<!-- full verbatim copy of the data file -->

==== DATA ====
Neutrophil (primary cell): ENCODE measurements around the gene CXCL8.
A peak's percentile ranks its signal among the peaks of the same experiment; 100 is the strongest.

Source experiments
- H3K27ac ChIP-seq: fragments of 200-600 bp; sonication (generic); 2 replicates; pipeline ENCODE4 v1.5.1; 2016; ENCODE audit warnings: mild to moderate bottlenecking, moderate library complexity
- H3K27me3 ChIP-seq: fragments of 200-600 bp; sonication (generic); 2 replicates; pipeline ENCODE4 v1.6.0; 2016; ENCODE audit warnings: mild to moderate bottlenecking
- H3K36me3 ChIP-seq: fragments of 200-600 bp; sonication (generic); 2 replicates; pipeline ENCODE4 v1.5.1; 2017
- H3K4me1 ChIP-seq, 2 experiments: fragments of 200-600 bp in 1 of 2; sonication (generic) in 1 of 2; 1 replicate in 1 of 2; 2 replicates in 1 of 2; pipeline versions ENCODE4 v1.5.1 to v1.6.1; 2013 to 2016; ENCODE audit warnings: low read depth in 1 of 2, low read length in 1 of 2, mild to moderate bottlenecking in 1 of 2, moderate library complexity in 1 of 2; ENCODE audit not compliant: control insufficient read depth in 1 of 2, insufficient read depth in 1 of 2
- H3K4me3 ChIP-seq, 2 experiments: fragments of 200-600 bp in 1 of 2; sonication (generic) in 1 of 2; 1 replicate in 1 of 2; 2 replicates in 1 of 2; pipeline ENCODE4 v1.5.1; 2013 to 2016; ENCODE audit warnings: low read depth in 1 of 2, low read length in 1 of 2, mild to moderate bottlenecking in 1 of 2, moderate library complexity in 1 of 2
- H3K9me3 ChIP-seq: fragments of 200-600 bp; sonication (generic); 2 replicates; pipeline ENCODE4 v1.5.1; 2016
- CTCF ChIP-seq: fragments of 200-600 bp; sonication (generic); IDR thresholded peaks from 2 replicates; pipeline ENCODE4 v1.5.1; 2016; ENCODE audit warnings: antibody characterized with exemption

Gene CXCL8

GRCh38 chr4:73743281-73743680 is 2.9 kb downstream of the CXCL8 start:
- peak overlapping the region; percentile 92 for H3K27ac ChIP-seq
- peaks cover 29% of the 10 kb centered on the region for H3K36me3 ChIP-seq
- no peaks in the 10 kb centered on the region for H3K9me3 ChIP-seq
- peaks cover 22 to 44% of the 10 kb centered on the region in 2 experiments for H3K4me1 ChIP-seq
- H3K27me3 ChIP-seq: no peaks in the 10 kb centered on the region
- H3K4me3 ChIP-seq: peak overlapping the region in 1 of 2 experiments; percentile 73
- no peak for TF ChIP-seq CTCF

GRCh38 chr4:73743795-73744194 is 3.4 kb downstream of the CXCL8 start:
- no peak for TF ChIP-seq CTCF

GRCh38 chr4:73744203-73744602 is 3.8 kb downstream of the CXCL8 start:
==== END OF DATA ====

Neutrophil (primary cell): ENCODE measurements around the gene CXCL8.
A peak's percentile ranks its signal among the peaks of the same experiment; 100 is the strongest.

Source experiments
- H3K27ac ChIP-seq: fragments of 200-600 bp; sonication (generic); 2 replicates; pipeline ENCODE4 v1.5.1; 2016; ENCODE audit warnings: mild to moderate bottlenecking, moderate library complexity
- H3K27me3 ChIP-seq: fragments of 200-600 bp; sonication (generic); 2 replicates; pipeline ENCODE4 v1.6.0; 2016; ENCODE audit warnings: mild to moderate bottlenecking
- H3K36me3 ChIP-seq: fragments of 200-600 bp; sonication (generic); 2 replicates; pipeline ENCODE4 v1.5.1; 2017
- H3K4me1 ChIP-seq, 2 experiments: fragments of 200-600 bp in 1 of 2; sonication (generic) in 1 of 2; 1 replicate in 1 of 2; 2 replicates in 1 of 2; pipeline versions ENCODE4 v1.5.1 to v1.6.1; 2013 to 2016; ENCODE audit warnings: low read depth in 1 of 2, low read length in 1 of 2, mild to moderate bottlenecking in 1 of 2, moderate library complexity in 1 of 2; ENCODE audit not compliant: control insufficient read depth in 1 of 2, insufficient read depth in 1 of 2
- H3K4me3 ChIP-seq, 2 experiments: fragments of 200-600 bp in 1 of 2; sonication (generic) in 1 of 2; 1 replicate in 1 of 2; 2 replicates in 1 of 2; pipeline ENCODE4 v1.5.1; 2013 to 2016; ENCODE audit warnings: low read depth in 1 of 2, low read length in 1 of 2, mild to moderate bottlenecking in 1 of 2, moderate library complexity in 1 of 2
- H3K9me3 ChIP-seq: fragments of 200-600 bp; sonication (generic); 2 replicates; pipeline ENCODE4 v1.5.1; 2016
- CTCF ChIP-seq: fragments of 200-600 bp; sonication (generic); IDR thresholded peaks from 2 replicates; pipeline ENCODE4 v1.5.1; 2016; ENCODE audit warnings: antibody characterized with exemption

Gene CXCL8

GRCh38 chr4:73743281-73743680 is 2.9 kb downstream of the CXCL8 start:
- peak overlapping the region; percentile 92 for H3K27ac ChIP-seq
- peaks cover 29% of the 10 kb centered on the region for H3K36me3 ChIP-seq
- no peaks in the 10 kb centered on the region for H3K9me3 ChIP-seq
- peaks cover 22 to 44% of the 10 kb centered on the region in 2 experiments for H3K4me1 ChIP-seq
- H3K27me3 ChIP-seq: no peaks in the 10 kb centered on the region
- H3K4me3 ChIP-seq: peak overlapping the region in 1 of 2 experiments; percentile 73
- no peak for TF ChIP-seq CTCF

GRCh38 chr4:73743795-73744194 is 3.4 kb downstream of the CXCL8 start:
- no peak for TF ChIP-seq CTCF

GRCh38 chr4:73744203-73744602 is 3.8 kb downstream of the CXCL8 start: